Six local fire departments on probation with state

Six local fire departments on probation with state
(Source: Raycom Media)

SOUTHEASTERN NORTH CAROLINA (WECT) - We've been reporting for months that the Leland Volunteer Fire & Rescue Department is on probation with the state. Last spring, the Office of the State Fire Marshal conducted a surprise inspection and found LVFRD did not have enough firefighters responding to several emergency calls in 2015.

There are five other local departments also under disciplinary review by the Office of the State Fire Marshal. A spokesman for the State Fire Marshal said being placed on probation is more common than residents may realize, and his office sees it as an opportunity to help departments improve and become better able to serve and protect their communities.

"I don't want to brush over it and say it's not a big deal. Every resident wants their fire department to be best fire departments possible. And we're not saying by putting them on probation that they are not. We're saying that there's some work to be done," Day explained.

Brunswick County

Sunset Harbor/Zion Hill Volunteer Fire Department joins Leland on probationary status in Brunswick County.

Chief Rob Johnson, who joined the Sunset Harbor department earlier this year, said state inspectors conducting a routine inspection in March found staffing shortfalls.

Specifically, Sunset Harbor only had three firefighters respond to a couple of calls in the several years' worth of reports the inspector reviewed, when the minimum requirement was four.

As a result, Johnson said his department has changed the shift schedules for better coverage.

Previously, the paid staff worked in shifts from 8 a.m. to midnight, and volunteers covered overnight and weekend calls. Now, full-time personnel are now on duty around the clock to respond in case of emergency.

Volunteers and duty officers still supplement the force, but Johnson said the new shift schedule ensures better response around the clock.

Columbus County

The Whiteville Fire Department, Brunswick Volunteer Fire Department, and Saint James Volunteer Fire Departments are all on probation in Columbus County.

The Office of the State Fire Marshal lists the reason for all three probations as "Failed to meet Minimum Response Requirements."

Whiteville City Manager Darren Currie explained that during a routine inspection last March, investigators found that Whiteville only sent three firefighters out on several calls last year rather than the required four. As a result of the probation, Whiteville Fire Department has cleaned up its roster of volunteer firefighters who supplement coverage provided by paid firefighters.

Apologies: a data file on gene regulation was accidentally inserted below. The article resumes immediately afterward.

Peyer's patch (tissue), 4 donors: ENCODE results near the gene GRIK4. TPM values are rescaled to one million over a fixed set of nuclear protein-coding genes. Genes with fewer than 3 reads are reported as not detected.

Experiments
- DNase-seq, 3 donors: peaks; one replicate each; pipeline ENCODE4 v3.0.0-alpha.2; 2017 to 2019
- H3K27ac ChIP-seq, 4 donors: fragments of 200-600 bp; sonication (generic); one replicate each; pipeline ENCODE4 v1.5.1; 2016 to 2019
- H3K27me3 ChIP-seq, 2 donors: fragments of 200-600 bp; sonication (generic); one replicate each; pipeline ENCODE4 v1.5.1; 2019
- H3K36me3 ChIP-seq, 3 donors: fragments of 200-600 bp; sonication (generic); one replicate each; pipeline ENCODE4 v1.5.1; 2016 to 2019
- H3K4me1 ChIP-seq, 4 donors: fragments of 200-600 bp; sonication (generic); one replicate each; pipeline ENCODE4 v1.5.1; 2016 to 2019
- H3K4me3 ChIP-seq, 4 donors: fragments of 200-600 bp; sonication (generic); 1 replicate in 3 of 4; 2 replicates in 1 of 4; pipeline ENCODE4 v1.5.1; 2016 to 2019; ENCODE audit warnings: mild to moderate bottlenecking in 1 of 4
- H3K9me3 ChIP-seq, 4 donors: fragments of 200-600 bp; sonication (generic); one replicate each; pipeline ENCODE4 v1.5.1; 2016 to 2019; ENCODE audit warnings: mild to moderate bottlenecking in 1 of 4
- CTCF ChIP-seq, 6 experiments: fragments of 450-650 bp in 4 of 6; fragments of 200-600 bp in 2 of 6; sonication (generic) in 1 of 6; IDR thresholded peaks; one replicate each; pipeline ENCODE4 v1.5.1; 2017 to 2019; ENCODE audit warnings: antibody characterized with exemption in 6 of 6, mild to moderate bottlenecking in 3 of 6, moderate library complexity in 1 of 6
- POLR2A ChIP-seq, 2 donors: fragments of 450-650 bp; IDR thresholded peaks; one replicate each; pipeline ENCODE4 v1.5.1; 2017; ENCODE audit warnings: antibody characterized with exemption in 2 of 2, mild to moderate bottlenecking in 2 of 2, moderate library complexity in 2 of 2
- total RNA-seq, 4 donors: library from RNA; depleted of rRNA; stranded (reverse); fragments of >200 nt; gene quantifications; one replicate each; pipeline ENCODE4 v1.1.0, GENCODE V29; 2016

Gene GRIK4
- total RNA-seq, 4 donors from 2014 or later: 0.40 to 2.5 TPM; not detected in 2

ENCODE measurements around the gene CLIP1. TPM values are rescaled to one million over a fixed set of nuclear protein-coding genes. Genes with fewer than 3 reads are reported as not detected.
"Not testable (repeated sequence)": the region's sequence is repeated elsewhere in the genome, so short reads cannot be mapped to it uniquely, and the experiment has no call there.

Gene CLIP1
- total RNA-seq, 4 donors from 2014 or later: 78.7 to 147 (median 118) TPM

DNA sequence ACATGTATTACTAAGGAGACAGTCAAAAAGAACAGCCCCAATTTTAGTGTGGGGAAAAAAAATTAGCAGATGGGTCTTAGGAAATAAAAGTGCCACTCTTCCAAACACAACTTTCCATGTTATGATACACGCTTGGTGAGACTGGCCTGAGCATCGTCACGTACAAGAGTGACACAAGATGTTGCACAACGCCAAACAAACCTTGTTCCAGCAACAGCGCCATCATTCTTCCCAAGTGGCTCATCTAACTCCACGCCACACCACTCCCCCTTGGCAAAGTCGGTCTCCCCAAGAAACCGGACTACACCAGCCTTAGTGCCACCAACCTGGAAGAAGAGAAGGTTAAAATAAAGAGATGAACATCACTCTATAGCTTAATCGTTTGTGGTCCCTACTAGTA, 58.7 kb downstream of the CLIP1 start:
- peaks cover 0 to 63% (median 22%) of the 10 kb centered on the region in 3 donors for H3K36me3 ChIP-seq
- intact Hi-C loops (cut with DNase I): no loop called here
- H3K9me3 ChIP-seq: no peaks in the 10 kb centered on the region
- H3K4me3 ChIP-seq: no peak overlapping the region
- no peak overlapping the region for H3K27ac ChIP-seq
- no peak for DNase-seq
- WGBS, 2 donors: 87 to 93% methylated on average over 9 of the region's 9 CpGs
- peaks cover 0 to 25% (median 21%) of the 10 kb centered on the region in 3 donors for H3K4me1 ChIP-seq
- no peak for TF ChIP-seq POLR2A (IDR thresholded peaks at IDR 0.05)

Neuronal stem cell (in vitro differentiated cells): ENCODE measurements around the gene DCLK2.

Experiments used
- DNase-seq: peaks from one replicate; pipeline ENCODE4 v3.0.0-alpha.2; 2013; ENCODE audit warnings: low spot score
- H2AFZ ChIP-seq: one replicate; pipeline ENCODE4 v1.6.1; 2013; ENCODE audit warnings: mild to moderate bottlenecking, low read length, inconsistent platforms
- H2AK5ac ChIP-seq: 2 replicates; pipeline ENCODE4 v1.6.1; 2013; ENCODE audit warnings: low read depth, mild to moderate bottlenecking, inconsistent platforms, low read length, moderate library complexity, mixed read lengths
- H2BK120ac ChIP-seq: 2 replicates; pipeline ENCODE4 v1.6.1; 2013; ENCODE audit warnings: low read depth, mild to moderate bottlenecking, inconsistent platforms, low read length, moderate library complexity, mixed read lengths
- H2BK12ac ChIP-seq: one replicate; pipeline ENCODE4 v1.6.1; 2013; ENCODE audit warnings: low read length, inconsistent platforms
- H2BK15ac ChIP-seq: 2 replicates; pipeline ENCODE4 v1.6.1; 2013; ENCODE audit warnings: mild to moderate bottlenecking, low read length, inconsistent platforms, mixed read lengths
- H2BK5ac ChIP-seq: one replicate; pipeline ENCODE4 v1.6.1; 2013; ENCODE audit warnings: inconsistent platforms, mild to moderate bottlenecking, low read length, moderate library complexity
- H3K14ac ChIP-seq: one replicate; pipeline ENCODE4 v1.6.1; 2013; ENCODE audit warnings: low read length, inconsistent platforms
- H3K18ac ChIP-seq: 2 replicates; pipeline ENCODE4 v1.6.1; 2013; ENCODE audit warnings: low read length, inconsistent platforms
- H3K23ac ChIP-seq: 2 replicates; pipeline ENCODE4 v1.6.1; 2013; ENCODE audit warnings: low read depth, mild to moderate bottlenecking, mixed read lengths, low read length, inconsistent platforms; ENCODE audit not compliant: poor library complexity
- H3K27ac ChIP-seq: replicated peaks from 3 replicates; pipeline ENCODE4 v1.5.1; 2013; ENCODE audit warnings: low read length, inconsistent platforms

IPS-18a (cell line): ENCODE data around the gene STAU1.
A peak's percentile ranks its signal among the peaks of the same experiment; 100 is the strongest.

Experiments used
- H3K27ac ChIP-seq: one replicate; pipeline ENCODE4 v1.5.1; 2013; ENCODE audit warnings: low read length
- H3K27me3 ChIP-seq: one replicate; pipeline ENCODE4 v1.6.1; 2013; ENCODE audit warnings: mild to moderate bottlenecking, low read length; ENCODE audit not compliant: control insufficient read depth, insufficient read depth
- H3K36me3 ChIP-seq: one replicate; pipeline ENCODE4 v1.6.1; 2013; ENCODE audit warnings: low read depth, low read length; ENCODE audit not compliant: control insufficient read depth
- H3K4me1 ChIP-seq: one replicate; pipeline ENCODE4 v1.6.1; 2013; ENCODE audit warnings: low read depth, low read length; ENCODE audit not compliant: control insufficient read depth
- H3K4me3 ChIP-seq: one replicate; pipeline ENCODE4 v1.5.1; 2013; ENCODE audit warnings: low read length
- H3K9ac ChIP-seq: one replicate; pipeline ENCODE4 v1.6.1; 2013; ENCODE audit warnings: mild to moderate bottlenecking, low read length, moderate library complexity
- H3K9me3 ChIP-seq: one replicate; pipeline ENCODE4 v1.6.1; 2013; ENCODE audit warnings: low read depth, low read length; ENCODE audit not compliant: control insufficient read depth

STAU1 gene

They removed some members from the list of volunteers who were no longer active, and recruited new volunteers to beef up the ranks. Currie said it was a needed update that has improved their response to emergency calls. He is confident the probation will be lifted when they are reinspected next year.

We were unable to reach anyone with the Brunswick or Saint James Volunteer Fire Departments for an explanation.

Bladen County

Clarkton Fire Department is the only department on probation in Bladen County. They were placed on probation last December for failing to meet minimum response requirements. We are still trying to reach someone at the department for details.

All fire departments in Pender and New Hanover County are currently in good standing with the state.

Surprise vs. Routine Inspection

The OSFM conducted a surprise inspection of the Leland department last spring, after a resident filed complaints with the state about the department's slow response times. Day said he doesn't have any statistics on how often these probations occur as a result of surprise inspections following citizen complaints versus routine inspections, but anecdotally he thought most resulted from routine inspections.

Typically, fire departments are placed on probation for 12 months, and then reinspected to see if problems have been resolved.

If the underlying issue is resolved, the probation is lifted. If the problems persist, the State Fire Marshal can drop the fire protection rating for that area to a 10, which is the equivalent of not having fire protection for home and business insurance purposes.

The vast majority of the time, the issues are resolved without dropping the fire protection rating for the department.

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